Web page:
The term “photography” literally means “to draw with light.” Uta Barth’s latest series, and to draw a white line with light, premiering at the Art Institute along with two of her earlier series, examines the passage of time and furthers Barth’s perpetual investigation of perception. Barth is known for creating images that explore how vision works and how the human eye functions differently from the camera’s lens. In and to draw a white line with light, Barth took inspiration from a white ribbon of light that fell on a curtain in her Los Angeles home one day, continuing her exploration of the atmospheric and the incidental.
Barth’s series is successful in that it is presented, like much of her previous work, as a photographic installation. The large prints hang so that the ribbon of light grows larger if viewed from left to right and smaller if viewed from the other direction. The third panel features an image of the artist’s own hand, perhaps the first time Barth has ever allowed a trace of herself, other than a shadow, to appear in one of her images. The presence of her hand is remarkably necessary because it shows that Barth is in fact moving the curtain to manipulate the line of light. This is her way of being honest about the creation of her images and saying that she is the one responsible for creating this changing pattern of light. While she is drawing the curtains in and out, Barth is metaphorically “drawing with light” and using its properties of illumination and reflection to create a spectacle that is both mesmerizing and beautifully captured by her camera.
The series is accompanied by images from the 2002 series white blind (bright red) and the 2007 series Sundial. white blind (bright red) examines ideas of optical after-images, positive and negative relations of light, and optical illusions. Images in sets of four, five, and six from the white blind (bright red) series hang just outside the gallery displaying and to draw a white line with light. Images (both left alone and manipulated) of trees and the surrounding environment are an exercise in seeing. Stare at one image long enough, and when you move to the next, your eyes might not be ready to move on as they carry the previous image onto the next screen.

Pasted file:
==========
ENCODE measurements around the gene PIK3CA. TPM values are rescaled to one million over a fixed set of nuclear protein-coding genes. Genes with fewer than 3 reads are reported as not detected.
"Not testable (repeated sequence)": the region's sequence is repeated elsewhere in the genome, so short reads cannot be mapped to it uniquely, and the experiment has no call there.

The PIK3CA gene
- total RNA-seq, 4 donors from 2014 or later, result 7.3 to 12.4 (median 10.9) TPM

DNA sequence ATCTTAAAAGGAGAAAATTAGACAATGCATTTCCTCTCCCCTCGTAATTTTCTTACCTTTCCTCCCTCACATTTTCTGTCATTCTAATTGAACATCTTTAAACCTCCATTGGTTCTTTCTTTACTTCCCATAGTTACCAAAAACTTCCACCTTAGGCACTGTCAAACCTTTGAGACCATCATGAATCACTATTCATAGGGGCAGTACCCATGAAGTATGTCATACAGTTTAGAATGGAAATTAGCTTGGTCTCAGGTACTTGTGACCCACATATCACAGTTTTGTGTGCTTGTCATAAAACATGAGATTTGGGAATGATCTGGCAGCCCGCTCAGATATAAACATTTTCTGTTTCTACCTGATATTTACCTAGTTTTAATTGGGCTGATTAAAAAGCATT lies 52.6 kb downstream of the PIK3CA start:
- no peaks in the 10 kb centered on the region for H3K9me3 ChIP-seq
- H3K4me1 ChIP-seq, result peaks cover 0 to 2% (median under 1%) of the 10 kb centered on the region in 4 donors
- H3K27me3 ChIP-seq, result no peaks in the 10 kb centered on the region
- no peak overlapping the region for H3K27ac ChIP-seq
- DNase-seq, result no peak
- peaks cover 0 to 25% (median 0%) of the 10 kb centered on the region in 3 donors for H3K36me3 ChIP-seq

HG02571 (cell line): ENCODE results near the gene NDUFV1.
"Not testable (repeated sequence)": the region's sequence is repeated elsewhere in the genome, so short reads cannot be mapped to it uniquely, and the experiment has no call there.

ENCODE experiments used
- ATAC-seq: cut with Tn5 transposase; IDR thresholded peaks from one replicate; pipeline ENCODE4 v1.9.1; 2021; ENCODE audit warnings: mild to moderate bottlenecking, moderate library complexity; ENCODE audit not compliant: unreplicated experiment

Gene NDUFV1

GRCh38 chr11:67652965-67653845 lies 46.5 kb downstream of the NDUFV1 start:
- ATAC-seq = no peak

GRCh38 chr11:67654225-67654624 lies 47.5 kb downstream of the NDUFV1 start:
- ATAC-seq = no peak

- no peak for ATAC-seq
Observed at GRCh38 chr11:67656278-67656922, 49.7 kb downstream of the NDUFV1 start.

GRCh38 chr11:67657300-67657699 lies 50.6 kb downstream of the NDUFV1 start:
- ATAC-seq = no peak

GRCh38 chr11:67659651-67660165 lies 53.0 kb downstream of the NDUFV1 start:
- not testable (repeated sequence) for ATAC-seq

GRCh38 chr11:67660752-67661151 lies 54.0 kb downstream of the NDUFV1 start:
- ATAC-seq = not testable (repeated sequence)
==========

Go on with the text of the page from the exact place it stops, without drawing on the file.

Barth’s Sundial series is another exercise in positive and negative space, but instead of after-images, it investigates the continual second glance and the challenge of forcing the eye not to settle on one single point of the image, refusing to find what Roland Barthes might refer to as a punctum, or blind spot. This is an evolved signature of Barth’s earlier, more blurred images of landscapes and settings. In one image, Barth’s shadow creeps in, and, in all of the images, reflections and projections in one image become refractions and shadows in another. The series continually praises light’s insatiable hunger for trickery and unpredictability.
The optical retention, after-images and peripheral, second glances in Barth’s earlier series, when presented next to and to draw a white line with light, are the perfect evidence for the artist’s evolution. It is an evolution that is celebrated in the presentation of her newest images, as the white ribbon they feature grows and dances across the walls, jumping from image to image, a magnificent choreography of nature interacting with texture and human creativity captured by technology.
In all three series, there is no apparent narrative or story Barth is trying to tell through the blandness of the color of the light. In taking meaning away from the images, she is simply showing and examining perception and the act of seeing, hoping that when the viewer leaves her images they will look at the world a little differently. After seeing the exhibit, light and all its tricks become more apparent: Sunbeams dance to a silent tune and headlights circle your room at night.